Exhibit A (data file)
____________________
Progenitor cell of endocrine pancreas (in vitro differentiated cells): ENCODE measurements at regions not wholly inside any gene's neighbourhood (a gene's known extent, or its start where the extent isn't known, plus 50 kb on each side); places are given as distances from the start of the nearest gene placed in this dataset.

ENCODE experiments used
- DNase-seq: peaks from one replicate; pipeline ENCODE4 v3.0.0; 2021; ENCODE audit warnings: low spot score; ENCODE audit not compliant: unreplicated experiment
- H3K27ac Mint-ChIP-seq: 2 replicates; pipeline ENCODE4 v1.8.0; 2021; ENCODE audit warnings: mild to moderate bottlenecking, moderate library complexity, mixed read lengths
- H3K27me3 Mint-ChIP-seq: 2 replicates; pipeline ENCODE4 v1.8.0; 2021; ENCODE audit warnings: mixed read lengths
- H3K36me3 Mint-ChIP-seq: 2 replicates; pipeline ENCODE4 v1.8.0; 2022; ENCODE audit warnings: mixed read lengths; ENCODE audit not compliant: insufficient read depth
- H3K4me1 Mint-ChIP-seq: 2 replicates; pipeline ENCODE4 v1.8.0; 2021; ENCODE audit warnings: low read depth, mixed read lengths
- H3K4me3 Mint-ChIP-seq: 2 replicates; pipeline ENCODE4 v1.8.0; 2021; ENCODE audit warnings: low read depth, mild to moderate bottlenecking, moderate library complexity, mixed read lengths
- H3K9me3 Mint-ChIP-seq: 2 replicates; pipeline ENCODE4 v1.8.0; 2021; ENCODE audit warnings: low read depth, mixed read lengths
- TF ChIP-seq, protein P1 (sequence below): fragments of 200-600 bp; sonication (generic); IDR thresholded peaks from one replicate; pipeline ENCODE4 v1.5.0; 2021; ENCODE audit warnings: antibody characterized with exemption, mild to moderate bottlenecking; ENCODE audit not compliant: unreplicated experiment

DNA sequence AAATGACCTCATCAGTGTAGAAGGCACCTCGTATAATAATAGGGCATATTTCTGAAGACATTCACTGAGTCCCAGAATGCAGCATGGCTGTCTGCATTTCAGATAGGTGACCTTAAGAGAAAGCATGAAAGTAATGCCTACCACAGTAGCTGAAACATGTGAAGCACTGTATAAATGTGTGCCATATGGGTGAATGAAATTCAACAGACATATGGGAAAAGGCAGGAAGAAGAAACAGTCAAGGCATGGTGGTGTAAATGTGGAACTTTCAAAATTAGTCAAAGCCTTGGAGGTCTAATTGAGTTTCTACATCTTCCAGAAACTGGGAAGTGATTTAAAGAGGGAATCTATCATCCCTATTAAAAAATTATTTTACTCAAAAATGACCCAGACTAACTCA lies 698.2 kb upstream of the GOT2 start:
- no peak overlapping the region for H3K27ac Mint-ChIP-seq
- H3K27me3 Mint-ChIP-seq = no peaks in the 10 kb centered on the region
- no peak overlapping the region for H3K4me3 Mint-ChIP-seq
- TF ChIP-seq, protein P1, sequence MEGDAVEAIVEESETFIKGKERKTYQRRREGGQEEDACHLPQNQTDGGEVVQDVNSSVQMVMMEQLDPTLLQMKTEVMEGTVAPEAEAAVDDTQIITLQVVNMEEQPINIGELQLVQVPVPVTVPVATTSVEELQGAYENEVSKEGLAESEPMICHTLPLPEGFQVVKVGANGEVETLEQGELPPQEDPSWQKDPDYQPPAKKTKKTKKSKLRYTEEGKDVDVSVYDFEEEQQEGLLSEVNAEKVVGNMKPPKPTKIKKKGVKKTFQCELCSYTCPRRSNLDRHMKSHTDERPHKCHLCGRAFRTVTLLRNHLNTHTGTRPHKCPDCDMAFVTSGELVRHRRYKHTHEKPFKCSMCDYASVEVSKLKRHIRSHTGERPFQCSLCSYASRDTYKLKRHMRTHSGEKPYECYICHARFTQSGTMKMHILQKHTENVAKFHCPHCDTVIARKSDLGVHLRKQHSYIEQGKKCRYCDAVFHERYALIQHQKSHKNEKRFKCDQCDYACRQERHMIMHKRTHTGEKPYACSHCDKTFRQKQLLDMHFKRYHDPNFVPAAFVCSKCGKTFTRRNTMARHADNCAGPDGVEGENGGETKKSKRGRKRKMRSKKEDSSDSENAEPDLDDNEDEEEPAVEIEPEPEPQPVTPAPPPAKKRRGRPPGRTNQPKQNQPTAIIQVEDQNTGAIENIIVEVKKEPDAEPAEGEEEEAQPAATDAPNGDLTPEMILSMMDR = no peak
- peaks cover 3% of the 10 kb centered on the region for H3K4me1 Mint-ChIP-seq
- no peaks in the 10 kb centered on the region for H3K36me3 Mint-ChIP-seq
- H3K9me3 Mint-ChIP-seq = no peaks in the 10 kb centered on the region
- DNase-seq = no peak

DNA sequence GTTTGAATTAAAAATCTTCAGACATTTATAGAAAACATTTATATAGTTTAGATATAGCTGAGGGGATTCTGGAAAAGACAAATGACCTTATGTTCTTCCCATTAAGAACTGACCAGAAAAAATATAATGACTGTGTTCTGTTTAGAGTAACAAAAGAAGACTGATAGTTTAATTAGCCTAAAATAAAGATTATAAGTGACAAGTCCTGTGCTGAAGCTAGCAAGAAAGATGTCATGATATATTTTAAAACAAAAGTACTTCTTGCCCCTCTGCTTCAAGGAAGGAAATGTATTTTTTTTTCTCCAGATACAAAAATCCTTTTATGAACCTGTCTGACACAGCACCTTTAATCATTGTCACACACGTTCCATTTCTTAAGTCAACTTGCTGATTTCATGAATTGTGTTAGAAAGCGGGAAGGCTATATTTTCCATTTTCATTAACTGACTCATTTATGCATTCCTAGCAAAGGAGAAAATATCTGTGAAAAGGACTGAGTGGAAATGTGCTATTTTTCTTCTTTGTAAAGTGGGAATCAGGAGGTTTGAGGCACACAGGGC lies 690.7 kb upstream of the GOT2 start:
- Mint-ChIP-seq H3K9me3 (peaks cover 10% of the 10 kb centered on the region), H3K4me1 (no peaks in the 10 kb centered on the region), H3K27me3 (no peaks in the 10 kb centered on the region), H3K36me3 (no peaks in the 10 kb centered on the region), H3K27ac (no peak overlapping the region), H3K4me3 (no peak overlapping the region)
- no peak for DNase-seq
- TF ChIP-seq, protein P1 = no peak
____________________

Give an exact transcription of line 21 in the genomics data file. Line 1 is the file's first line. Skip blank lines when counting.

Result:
- Mint-ChIP-seq H3K9me3 (peaks cover 10% of the 10 kb centered on the region), H3K4me1 (no peaks in the 10 kb centered on the region), H3K27me3 (no peaks in the 10 kb centered on the region), H3K36me3 (no peaks in the 10 kb centered on the region), H3K27ac (no peak overlapping the region), H3K4me3 (no peak overlapping the region)